When you buy a home, the most tangible and recurring cost you’ll encounter is your monthly mortgage payment. But many homebuyers don’t know what’s actually included in it. You might be thinking it’s just about the loan itself, but there’s more to it than that. There are really four components, known as PITI (pronounced “pity”).
PITI: Principal. Interest. Taxes. Insurance.
As a homebuyer, you’ll want to have a handle on all four components and what they mean for your bottom line.
And here’s an important loan shopping tip: When you’re comparing mortgages from different lenders, make sure to compare apples to apples. The figures you’re looking at should be based on either PITI (all four components) or just principal and interest.
The principal is the amount you borrow from the lender. This is the sale price of the home minus your down payment. So if you buy a $200,000 house and put down $10,000 (5 percent), the principal is $190,000.
When you first buy a house, more of your monthly mortgage payment is going to interest than to principal, because you’re paying interest on such a large amount. As the principal goes down, so does the portion of your payment that’s going to interest.
Interest is what the lender charges for lending you the money to buy your home. Believe it or not, by the time you’re done paying off a 30-year fixed mortgage, it can be almost as much as the cost of the home itself. Ouch. Easing the pain somewhat is the fact that part of the interest is tax-deductible each year.
Again, let’s say you buy a $200,000 home with $10,000 down. You take out a 30-year loan for $190,000 at a fixed interest rate of 4.5 percent. At the end of 30 years, you will have paid more than $156,000 in interest! (We used Zillow’s amortization calculator to figure that out.) The sooner you pay down your balance, the less interest you’ll pay.
Are you beginning to see why homebuyers are so obsessed with interest rates? As you start doing the math on what you can afford, don’t assume banks will give you the advertised interest rate. Yours could be higher, depending on several factors, including your credit score. A high score and a good overall credit history will earn you a better rate.
Taxes are 1/12 of the annual property taxes on your home. Some homeowners pay their property taxes directly, but lenders usually estimate the amount and fold them into your monthly mortgage payment, and then the loan servicer handles it all. That way, the lender can be certain that the taxes get paid.
How does this work? The portion of your taxes that you pay each month is held in escrow until the tax bill comes due, and then the servicer pays it for you. (When something is placed in escrow, it simply means that it’s placed with a third party, a middleman.) Since the amount is an estimate, sometimes there’s an adjustment at the end of the year, and you get a little back or owe a little extra.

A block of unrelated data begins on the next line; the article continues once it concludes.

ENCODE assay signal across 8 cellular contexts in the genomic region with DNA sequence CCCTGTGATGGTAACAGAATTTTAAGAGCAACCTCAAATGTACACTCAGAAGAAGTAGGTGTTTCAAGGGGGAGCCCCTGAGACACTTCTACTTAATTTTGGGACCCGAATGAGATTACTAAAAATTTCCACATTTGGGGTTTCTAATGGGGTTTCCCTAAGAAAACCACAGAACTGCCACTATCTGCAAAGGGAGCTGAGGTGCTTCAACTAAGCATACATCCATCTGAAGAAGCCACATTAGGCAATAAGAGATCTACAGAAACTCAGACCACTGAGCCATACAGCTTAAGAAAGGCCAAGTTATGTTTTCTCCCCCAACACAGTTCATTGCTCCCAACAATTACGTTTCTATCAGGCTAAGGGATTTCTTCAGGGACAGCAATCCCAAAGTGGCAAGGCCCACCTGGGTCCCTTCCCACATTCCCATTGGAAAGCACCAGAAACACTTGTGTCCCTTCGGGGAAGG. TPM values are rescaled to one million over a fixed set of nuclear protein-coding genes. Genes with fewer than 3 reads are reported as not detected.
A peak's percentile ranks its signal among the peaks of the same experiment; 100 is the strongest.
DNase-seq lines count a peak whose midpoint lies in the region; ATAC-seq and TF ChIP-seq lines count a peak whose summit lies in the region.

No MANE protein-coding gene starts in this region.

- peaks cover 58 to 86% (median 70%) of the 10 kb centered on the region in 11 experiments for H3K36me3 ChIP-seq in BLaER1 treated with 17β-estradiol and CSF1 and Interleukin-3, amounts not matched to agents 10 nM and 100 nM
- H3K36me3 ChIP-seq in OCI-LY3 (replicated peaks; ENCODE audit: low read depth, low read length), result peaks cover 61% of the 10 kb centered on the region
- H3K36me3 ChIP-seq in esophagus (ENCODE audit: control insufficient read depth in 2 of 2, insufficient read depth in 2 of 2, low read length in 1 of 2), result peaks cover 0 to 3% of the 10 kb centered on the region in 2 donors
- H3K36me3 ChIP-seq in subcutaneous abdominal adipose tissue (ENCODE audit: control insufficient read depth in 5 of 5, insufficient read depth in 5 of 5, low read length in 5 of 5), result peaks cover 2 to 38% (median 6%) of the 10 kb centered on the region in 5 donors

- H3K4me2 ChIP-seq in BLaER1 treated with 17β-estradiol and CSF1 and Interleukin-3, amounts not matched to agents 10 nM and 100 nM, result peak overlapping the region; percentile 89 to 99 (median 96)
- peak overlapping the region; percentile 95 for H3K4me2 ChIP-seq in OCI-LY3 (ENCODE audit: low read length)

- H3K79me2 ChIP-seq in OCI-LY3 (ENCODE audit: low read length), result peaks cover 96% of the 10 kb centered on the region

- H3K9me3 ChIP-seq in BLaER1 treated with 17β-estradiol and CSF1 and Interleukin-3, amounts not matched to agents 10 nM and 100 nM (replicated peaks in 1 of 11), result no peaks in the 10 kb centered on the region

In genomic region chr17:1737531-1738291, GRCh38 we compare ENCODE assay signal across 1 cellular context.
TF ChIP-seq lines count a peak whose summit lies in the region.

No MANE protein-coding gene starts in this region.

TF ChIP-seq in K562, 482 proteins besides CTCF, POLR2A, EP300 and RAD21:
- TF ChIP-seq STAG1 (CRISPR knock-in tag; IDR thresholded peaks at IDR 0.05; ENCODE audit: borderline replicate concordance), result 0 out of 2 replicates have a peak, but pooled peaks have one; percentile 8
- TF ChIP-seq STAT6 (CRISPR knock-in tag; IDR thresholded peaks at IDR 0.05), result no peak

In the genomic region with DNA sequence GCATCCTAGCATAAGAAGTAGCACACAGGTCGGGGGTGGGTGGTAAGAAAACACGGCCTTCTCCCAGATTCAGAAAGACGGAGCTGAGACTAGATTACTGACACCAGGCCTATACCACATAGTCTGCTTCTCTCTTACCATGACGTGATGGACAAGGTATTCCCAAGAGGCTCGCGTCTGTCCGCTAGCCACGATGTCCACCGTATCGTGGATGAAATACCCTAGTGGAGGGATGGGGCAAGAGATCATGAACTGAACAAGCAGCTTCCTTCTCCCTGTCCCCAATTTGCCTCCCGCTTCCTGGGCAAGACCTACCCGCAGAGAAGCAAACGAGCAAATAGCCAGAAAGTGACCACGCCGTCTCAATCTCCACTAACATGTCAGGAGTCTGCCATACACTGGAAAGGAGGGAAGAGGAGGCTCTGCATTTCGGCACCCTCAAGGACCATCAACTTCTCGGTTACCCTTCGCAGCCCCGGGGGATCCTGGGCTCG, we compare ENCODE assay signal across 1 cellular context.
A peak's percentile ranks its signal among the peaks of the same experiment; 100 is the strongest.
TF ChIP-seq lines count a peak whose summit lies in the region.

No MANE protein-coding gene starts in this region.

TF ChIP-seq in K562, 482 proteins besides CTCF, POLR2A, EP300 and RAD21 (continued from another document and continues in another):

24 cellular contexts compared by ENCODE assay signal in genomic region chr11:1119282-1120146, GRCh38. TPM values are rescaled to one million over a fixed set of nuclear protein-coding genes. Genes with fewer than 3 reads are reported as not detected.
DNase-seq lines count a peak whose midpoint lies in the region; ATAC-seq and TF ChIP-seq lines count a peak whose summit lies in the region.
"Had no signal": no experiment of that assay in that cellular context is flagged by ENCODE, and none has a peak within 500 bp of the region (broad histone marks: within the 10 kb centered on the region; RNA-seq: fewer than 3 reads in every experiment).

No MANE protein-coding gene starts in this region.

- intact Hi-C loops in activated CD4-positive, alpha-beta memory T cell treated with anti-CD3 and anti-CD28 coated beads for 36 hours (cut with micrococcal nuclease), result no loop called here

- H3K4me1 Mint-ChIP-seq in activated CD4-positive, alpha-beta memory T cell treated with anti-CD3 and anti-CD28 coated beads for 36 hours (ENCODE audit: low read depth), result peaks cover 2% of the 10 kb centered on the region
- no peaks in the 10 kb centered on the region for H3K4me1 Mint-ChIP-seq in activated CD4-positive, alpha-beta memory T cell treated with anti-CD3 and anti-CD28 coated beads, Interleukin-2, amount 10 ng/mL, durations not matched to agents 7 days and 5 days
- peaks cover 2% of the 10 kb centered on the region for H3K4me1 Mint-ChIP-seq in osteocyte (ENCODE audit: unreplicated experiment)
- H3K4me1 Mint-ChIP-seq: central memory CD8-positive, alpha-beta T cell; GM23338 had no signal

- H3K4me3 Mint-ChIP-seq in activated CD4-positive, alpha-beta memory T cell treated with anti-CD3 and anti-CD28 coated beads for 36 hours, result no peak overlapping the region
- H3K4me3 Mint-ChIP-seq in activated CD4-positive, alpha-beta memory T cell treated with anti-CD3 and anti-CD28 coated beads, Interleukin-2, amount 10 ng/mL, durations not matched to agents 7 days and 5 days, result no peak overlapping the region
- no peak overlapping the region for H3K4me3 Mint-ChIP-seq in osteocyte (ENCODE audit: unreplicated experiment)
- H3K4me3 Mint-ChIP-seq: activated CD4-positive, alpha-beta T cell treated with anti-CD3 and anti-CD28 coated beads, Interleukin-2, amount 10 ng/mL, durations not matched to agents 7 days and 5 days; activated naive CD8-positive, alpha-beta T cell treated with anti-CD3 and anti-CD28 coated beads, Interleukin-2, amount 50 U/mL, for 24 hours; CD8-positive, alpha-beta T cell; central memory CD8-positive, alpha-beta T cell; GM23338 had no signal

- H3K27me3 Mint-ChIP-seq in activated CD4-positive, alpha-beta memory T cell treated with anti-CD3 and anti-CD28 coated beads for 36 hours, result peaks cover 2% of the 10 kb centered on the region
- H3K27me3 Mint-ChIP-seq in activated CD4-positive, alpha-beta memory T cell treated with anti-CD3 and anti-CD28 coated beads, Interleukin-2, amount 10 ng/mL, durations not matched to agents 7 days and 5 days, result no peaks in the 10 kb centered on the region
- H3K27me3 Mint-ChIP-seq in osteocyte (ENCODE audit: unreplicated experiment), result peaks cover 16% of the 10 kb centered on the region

By the way, a lot of first-time homebuyers don’t realize just how much homeowners pay in local property taxes — nationally, an average of more than $2,000 each year. Property tax rates can range all over the place, so this is another thing to research and account for when deciding how much house you can afford, and where.
Insurance protects both you and the lender. It might include both homeowners insurance and private mortgage insurance (PMI), or mortgage insurance premium (MIP) if you have an FHA loan. As with property taxes, these costs are often paid as part of the monthly mortgage payment.
This of course protects you from loss and liability. You could have a fire, or your maple tree could fall on your neighbor’s garage. You wouldn’t want to go without insurance, but in any case, you can’t get a mortgage loan without it, because the lender needs to know that their investment is protected. So, as with property taxes, you often pay toward your annual insurance bill each month as part of your mortgage payment, and it goes into escrow. Homeowners insurance can run between $300 and $1,000 a year, on average.
PMI: private mortgage insurance
This protects the lender if you can’t repay your mortgage. Most conventional loans require PMI if your down payment is less than 20 percent, which you won’t be surprised to hear is the case for most people. The cost depends on several factors, but it’s usually about 1 percent of the loan amount annually. Going back to the $190,000 loan example again:
$190,000 x .01 = $1,900 in annual PMI
$1,900 ÷ 12 = about $158 in monthly PMI
Yes, $158 a month. As you can see, PMI is something you need to consider when deciding how much house you can afford. It’s an extra burden, and yet it makes it possible for you buy a home if you can’t put 20 percent down. Once you’ve paid off enough of the loan, you can get rid of PMI.
MIP: mortgage insurance premium
A similar insurance, known as MIP, is required for some government-backed loans, such as FHA loans. These loans have low down payment requirements, so they’re popular with first-time homebuyers. MIP has two parts:
- An upfront premium of 1.75 percent of the loan that can be financed as part of the loan.
- An annual premium that, like PMI, is spread over 12 payments. The annual rate varies with your down payment. If your down payment is less than 5 percent, it’s .85 percent of the loan amount.